I went to see Sierra Hull last night at the Capitol Theater here in Clearwater Florida. I was kind of embarrassed and felt a little sad for her because we didn’t give her a very good turn out as the theater was only half full. But she didn’t let that phase her and she delivered great show.
The lights dimmed and without any introduction, Sierra walked onto stage and explained that her opening act wasn’t with her, however her husband Justin Moses had come to visit her for a few days during her winter tour, so she enlisted him and together they were going to be the opening act. Wow, what a bonus; Justin is an amazing multi-instrumentalist and 2018 IBMA dobro player of the year. They opened with a couple of Ralph Stanley tunes and wrapped up the 25 minute act with a mando duet that brought us all to our feet. I had never heard him sing before; he has a high pitched voice and sounds great with Sierra. I’ve never seen an artist actually do an opening act for their self.
After a break, Sierra returned to the stage with Justin on violin, Mike S??? (someone help me out) on electric guitar and Geoff Saunders on Stand up bass. Although Sierra has bluegrass roots and during a band break in the middle of the main show she did a bluegrass medley with suggestions from the audience, this was not a bluegrass show. She did some songs from her albums but much of it was new material yet to be released. It’s sort of an eclectic beatnik jazz something that I can’t quite put my finger on. I didn’t know what to make of it at first but I really started digging it.
During several songs I found myself somewhat entranced, as were others I think. Sometimes, when a song was over, it seemed we all just sat there and oooed and ahhhed or sighed or just just looked at each other and smiled before we realized now might be a good time to applaud. I could hear others around me talking before the show and during the break and many of them were pickers of one sort or another, so a loyal appreciative audience may have accounted for some of that reaction. She seemed to thrive on it. Some in the audience were vocal and at times, it was just a conversation going on between Sierra and whoever.
She did a lovely rendition of Mad World with her Fender electric 5-string mandocaster and with that sweet haunting voice of hers, well that’s the best version of that song I’ve ever heard.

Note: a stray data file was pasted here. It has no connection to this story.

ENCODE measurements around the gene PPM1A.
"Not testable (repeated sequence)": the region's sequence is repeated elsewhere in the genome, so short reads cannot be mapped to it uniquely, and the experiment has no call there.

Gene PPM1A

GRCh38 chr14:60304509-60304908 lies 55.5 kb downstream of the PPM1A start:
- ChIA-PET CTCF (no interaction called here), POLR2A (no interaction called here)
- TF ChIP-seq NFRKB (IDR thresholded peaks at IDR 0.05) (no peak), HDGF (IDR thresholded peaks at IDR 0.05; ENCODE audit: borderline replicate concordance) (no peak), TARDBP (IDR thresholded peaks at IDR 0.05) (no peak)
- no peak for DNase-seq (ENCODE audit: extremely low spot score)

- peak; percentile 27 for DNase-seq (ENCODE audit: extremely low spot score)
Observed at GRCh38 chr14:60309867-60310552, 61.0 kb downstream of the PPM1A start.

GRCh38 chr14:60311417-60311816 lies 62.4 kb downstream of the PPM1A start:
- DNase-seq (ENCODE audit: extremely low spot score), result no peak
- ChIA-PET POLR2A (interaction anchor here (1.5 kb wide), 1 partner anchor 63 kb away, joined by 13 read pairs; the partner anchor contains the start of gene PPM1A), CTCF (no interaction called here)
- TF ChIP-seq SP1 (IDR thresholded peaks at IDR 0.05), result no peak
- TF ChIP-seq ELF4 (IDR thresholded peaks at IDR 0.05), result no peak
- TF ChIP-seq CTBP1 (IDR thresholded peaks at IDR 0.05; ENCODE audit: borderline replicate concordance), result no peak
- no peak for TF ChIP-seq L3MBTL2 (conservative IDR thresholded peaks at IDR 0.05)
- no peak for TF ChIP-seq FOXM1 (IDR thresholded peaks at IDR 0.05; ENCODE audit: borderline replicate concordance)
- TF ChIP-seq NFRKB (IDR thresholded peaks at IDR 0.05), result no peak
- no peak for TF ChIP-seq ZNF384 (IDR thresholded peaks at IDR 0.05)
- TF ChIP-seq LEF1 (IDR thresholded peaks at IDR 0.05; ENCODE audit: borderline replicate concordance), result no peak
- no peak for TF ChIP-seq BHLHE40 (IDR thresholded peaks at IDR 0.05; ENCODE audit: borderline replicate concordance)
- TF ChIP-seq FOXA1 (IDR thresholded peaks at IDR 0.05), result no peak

The band members were wonderful. Justin was not ripp’n it and the strings weren’t on fire or anything rather most of it was slow and soft and I was amazed at how much control he has over his instrument and how he played to compliment the music, not to steal from it. Whew, just realizing I could use a cigarette right about now. Now Geoff is a real standout stand up bass player, hands down (thought that one up all by myself). Grammy Award winner apparently and it showed. I’ve never seen anyone play electric guitar bare finger pick style like Mike. He used his thumb and it was like his pointer and index fingers were fused together. I couldn’t tell if he was catching two strings or just one though. It was almost like a Doc Watson style but jazzy. A real cool cat; I just wish I knew his last name.
I hung around after the show and Sierra came out to chat and she was real sweet with everyone giving them pics and autographs and sharing a laugh. She remembered some of the folks from last year’s show so that was neat and she gave extra attention to a little girl about eight or so. I met her and talked with her for a minute or so. I apologized for the turn out and asked if it was like this last year and she said yeah. I told her maybe in five years we’ll fill the place up. She signed my BanjoBen hat, because I guess that’s the thing I’m collecting signatures on now, so that was neat.
Really a nice experience. I love bluegrass and I went expecting a bluegrass show but I guess something I enjoy even more is being pleasantly surprised.